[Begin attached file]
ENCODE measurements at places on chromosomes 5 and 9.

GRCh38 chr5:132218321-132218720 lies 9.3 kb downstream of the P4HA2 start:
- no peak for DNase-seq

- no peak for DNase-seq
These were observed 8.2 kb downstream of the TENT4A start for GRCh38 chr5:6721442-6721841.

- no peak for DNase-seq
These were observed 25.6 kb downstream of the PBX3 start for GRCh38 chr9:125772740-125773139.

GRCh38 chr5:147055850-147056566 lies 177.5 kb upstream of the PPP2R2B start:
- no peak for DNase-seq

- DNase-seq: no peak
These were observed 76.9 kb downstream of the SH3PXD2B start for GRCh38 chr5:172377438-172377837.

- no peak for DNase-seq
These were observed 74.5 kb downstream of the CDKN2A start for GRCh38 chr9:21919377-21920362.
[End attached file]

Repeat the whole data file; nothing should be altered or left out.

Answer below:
ENCODE measurements at places on chromosomes 5 and 9.

GRCh38 chr5:132218321-132218720 lies 9.3 kb downstream of the P4HA2 start:
- no peak for DNase-seq

- no peak for DNase-seq
These were observed 8.2 kb downstream of the TENT4A start for GRCh38 chr5:6721442-6721841.

- no peak for DNase-seq
These were observed 25.6 kb downstream of the PBX3 start for GRCh38 chr9:125772740-125773139.

GRCh38 chr5:147055850-147056566 lies 177.5 kb upstream of the PPP2R2B start:
- no peak for DNase-seq

- DNase-seq: no peak
These were observed 76.9 kb downstream of the SH3PXD2B start for GRCh38 chr5:172377438-172377837.

- no peak for DNase-seq
These were observed 74.5 kb downstream of the CDKN2A start for GRCh38 chr9:21919377-21920362.